None of us as Bule foreigner or albino are innocent when it comes to how existence for the Bali Dog has been degraded and literally downgraded to basically mongrel status. Even with the best intention and wholehearted effort, the status for a dog that was forever part of the picture, is now being smudged out and erased bit by bit as each day goes by and as foreigner arrivals explode. Foreign dogs now plague the Island in more and more ridiculous numbers and lurid variation. Many are nothing more than money making womb factories.
Denying our individual responsibility and blaming others wont and hasn’t helped. The blame game has emanated from an origin of frustration which is very understandable but sadly misses the point, is unfortunately very unhelpful and quite frankly is in danger of creating an ugly no win combative situation that only serves humans not dogs.
For the Bali Dog there are only a few outcomes that are now totally dependent on the intentions reactions and ultimate actions of the human element. Unfortunately history to date hasn’t proven to be a favourable indicator and the dog is probably in a more precarious position now, than pre Bule infiltration/invasion.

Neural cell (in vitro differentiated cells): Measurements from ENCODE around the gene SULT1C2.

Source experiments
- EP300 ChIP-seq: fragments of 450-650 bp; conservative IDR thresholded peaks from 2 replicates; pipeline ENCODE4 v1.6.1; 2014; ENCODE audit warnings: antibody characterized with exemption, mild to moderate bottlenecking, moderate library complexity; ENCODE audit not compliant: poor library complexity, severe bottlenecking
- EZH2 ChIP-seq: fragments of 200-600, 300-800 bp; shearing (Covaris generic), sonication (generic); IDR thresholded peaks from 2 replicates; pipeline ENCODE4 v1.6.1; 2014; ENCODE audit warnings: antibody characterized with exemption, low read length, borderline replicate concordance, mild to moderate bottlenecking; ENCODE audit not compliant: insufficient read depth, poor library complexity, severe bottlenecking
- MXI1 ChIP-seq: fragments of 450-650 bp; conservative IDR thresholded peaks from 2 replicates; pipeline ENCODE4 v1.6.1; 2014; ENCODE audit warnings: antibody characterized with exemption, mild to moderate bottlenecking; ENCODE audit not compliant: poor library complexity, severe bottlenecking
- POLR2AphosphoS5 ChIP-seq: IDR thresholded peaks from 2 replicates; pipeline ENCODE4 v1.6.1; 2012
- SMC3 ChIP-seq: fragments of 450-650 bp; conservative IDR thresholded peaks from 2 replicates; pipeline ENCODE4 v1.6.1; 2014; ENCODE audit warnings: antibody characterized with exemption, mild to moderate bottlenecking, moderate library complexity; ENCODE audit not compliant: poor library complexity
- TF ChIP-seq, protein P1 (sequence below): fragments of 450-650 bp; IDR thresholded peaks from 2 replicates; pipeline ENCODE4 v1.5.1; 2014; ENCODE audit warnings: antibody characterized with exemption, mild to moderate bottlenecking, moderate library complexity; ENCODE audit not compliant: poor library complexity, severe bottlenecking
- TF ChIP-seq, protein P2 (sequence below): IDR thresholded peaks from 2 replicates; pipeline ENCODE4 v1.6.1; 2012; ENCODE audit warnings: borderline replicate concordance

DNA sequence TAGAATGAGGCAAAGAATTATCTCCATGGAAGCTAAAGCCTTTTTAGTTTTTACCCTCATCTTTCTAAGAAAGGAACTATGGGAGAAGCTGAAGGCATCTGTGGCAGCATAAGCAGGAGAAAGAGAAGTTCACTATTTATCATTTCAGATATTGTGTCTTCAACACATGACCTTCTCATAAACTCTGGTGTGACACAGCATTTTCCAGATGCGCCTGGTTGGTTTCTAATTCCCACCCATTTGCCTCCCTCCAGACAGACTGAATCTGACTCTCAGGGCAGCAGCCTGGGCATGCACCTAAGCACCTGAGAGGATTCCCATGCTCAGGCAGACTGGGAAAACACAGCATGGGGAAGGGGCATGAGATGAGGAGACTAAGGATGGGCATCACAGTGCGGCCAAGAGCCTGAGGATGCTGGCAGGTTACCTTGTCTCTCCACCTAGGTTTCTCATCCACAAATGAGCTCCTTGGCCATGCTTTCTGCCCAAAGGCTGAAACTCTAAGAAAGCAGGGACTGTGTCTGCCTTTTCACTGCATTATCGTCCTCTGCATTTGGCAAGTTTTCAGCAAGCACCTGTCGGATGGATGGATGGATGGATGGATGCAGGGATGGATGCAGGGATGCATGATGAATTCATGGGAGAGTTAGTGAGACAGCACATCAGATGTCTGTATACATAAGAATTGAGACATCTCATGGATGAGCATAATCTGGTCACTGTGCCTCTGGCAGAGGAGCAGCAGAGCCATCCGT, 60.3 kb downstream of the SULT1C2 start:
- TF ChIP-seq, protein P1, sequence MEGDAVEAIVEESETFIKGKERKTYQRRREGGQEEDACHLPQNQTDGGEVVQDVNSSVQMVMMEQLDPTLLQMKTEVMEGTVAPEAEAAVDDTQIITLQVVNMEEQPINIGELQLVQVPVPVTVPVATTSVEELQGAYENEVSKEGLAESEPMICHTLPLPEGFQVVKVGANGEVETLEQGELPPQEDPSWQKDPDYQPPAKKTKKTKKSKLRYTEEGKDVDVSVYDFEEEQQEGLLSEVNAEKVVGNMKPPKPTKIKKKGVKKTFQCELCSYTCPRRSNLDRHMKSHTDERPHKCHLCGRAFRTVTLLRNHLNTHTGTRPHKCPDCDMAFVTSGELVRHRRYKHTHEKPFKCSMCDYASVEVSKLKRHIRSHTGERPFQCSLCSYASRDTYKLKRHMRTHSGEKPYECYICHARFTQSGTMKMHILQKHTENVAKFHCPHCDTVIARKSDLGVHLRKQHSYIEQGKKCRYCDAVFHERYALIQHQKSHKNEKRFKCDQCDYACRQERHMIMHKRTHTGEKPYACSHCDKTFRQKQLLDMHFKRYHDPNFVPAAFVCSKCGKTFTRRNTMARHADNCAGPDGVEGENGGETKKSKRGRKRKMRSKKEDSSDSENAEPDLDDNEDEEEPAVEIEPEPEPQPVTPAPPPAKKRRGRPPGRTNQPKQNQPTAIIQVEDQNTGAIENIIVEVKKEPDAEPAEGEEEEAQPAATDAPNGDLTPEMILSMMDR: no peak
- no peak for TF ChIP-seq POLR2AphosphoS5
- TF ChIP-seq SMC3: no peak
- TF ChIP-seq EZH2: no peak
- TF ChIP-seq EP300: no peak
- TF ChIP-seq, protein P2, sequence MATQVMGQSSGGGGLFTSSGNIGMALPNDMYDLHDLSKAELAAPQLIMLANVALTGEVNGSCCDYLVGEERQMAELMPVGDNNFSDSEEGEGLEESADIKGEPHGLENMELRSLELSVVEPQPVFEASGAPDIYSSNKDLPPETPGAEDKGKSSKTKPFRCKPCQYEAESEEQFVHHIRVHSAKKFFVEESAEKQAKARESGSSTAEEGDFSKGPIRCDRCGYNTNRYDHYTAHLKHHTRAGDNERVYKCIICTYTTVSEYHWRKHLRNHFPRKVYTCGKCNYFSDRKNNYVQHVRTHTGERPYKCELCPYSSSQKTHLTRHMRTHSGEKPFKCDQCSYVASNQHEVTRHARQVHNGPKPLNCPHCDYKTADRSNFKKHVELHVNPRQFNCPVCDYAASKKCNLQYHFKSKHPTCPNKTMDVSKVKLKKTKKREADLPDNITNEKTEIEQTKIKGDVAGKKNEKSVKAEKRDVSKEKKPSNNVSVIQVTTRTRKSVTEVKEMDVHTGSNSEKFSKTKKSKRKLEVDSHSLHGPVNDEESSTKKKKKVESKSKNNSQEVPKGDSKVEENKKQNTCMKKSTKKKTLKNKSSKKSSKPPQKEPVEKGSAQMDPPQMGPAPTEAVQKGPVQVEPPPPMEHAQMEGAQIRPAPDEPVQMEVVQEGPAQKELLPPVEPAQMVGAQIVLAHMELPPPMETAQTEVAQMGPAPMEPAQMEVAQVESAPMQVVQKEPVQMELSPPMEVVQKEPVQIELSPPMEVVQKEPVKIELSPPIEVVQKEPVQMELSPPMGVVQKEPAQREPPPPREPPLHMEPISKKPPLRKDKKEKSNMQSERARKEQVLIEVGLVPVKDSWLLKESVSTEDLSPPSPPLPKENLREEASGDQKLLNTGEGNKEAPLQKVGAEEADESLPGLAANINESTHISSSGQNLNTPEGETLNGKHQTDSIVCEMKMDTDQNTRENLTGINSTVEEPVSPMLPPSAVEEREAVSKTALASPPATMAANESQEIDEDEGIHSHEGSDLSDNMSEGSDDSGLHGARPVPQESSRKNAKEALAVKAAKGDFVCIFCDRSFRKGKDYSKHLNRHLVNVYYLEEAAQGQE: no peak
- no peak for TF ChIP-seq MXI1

There are many more representatives in the Bali Dog business these days than ever before, and the competing interests are always by their very nature at risk of sending out confusing messages rather than a clear concise “all for one and one for all” mentality in action. Protecting rather than saving, promoting instead of rescuing, preserving not pontificating.
It’s probably completely unrealistic to get all interested parties in one room, unfortunately so. But it shouldn’t be, seriously shouldn’t be, should it? But there are just more than a few pieces missing before that puzzle can ever be contemplated.
Bali Dogs and Bali People didn’t have problems or issues before Bule involvement, not as is now being increasingly witnessed on a daily basis. Foreigner effect has affected that relationship beyond belief and pushed it far beyond anything that was once upon a time recognisable. Balinese people are not beyond guilt, far from it. However in cultural context, their awareness of their dog in ‘historical time place’ is understandably skewed by blind familiarity. ‘You don’t know what you always have when you always have it’.
Why do Bali people have dogs? Do they have any problems with their dogs? What do they want for their dog? What does their dog mean to them?